by Anthony Bourdain (1999)
Good food, good eating, is all about blood and organs, cruelty and decay. It’s about sodium-loaded pork fat, stinky triple-cream cheeses, the tender thymus glands and distended livers of young animals. It’s about danger—risking the dark, bacterial forces of beef, chicken, cheese, and shellfish. Your first two hundred and seven Wellfleet oysters may transport you to a state of rapture, but your two hundred and eighth may send you to bed with the sweats, chills, and vomits.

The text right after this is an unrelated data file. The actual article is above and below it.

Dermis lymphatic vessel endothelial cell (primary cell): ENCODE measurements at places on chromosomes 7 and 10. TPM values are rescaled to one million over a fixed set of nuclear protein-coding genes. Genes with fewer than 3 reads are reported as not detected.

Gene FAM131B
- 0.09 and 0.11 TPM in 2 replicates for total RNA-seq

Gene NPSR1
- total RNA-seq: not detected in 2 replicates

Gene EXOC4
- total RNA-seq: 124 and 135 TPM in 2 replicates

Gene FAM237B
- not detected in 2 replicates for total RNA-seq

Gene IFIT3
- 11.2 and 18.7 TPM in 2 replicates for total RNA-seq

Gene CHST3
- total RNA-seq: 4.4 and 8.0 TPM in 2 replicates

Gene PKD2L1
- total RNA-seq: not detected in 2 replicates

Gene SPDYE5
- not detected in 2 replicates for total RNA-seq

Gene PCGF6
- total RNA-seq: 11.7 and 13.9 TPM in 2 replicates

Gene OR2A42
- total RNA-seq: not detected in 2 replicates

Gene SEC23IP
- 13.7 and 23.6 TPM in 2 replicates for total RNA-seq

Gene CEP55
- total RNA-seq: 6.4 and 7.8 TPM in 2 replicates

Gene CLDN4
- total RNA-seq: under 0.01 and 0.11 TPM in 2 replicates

Gastronomy is the science of pain. Professional cooks belong to a secret society whose ancient rituals derive from the principles of stoicism in the face of humiliation, injury, fatigue, and the threat of illness. The members of a tight, well-greased kitchen staff are a lot like a submarine crew. Confined for most of their waking hours in hot, airless spaces, and ruled by despotic leaders, they often acquire the characteristics of the poor saps who were press-ganged into the royal navies of Napoleonic times—superstition, a contempt for outsiders, and a loyalty to no flag but their own.